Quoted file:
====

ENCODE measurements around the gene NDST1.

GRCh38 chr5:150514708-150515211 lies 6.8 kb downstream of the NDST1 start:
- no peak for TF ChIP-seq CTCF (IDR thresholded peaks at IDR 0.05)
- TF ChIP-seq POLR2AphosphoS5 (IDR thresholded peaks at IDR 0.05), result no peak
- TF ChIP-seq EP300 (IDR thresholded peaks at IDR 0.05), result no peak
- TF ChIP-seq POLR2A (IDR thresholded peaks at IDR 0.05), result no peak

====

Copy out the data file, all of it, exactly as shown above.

ENCODE measurements around the gene NDST1.

GRCh38 chr5:150514708-150515211 lies 6.8 kb downstream of the NDST1 start:
- no peak for TF ChIP-seq CTCF (IDR thresholded peaks at IDR 0.05)
- TF ChIP-seq POLR2AphosphoS5 (IDR thresholded peaks at IDR 0.05), result no peak
- TF ChIP-seq EP300 (IDR thresholded peaks at IDR 0.05), result no peak
- TF ChIP-seq POLR2A (IDR thresholded peaks at IDR 0.05), result no peak